Creating a Trend-Setting Brand

Building a successful brand is not about following current trends, but about creating your own.

Many believe that building a great brand involves following the latest trends. However, this is a risky endeavor because trends change quickly, and trying to keep up can compromise a brand’s integrity. Instead of following trends set by competitors, businesses should create their own.

One way to do this is by challenging existing trends and questioning commonly accepted industry dogmas. For example, Chipotle took a different approach to the fast-food industry by using high-quality ingredients and paying higher salaries to staff. This decision led to the chain’s success despite its pricier offerings compared to competitors.

Another way to create your own trend is by anticipating and taking advantage of cultural movements. Starbucks successfully did this by anticipating that people in American society were seeking a third place between home and work, and designed their stores to fill that gap.

When brands follow trends set by competitors, they put themselves in a comparative position and are seen as mere followers. Instead, companies should strive to innovate and differentiate themselves by creating their own trends. By doing so, brands can become leaders in their industries and build a loyal customer base.

Don’t Chase Every Customer

Learn how focusing on core customers and needs-based segmentation can strengthen your brand’s identity and attract loyal customers.

Blindly following the latest trends and trying to appeal to everyone can compromise your brand’s integrity. Instead, focus on core customers and use needs-based segmentation to understand their needs and align them with your brand identity. This means selecting needs that correspond to your brand and targeting your ideal customers during the times when those needs are strongest.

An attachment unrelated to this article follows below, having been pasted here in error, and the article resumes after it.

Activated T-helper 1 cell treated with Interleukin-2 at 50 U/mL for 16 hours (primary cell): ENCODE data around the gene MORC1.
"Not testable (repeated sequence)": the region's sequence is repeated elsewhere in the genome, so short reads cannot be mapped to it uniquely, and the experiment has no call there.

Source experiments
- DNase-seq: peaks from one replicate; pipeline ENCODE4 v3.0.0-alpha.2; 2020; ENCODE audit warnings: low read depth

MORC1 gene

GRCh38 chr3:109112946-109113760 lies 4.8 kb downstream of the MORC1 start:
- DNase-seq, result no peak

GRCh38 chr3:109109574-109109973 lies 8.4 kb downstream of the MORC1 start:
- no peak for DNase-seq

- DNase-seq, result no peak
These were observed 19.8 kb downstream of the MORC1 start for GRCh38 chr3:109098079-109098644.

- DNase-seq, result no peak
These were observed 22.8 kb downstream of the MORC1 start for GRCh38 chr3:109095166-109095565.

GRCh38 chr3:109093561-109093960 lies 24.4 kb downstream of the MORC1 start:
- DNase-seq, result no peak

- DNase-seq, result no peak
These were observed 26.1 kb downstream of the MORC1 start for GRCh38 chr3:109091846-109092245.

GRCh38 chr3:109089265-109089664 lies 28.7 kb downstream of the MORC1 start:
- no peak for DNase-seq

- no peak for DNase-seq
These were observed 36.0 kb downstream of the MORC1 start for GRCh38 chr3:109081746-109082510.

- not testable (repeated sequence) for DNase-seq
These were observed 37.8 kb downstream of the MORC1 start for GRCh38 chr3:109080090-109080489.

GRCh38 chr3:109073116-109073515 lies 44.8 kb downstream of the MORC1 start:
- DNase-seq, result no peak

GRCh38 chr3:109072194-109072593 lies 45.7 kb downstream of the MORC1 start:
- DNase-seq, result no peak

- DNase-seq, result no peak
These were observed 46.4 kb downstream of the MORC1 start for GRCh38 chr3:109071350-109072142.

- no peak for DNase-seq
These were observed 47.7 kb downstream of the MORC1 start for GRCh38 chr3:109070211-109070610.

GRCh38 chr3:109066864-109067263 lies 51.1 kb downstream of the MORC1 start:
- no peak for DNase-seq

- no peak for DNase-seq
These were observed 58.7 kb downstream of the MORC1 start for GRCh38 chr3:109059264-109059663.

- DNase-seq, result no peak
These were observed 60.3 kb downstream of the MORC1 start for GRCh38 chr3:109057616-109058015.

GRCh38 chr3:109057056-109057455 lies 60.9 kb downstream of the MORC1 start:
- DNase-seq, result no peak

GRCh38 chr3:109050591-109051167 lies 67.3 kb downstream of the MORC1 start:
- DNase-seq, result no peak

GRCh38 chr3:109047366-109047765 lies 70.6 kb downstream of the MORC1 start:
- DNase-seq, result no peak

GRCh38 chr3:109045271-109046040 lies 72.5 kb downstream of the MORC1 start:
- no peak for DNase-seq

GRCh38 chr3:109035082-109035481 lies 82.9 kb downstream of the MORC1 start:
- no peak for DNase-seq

For example, a snack manufacturer used needs-based segmentation to discover that people wanted an energetic and healthy snack in the morning to “pump up for the day.” This fit perfectly with the brand’s values of “being healthy and fun,” and the next product campaign revolved around the slogan “pump up.” By doing this, the brand attracted loyal customers and stakeholders.

Trying to please everyone can result in a boring brand, with detractors no matter what you do. Instead, brands with personality and integrity will always attract loyal customers. The founder of Red Bull understood this well and even encouraged rumors that Red Bull was a dangerous drug. He believed it was equally important that teachers hated his brand as it was that students loved it.

In summary, focusing on core customers and needs-based segmentation can strengthen your brand’s identity and attract loyal customers. Don’t chase every customer, but instead understand their needs and align them with your brand values.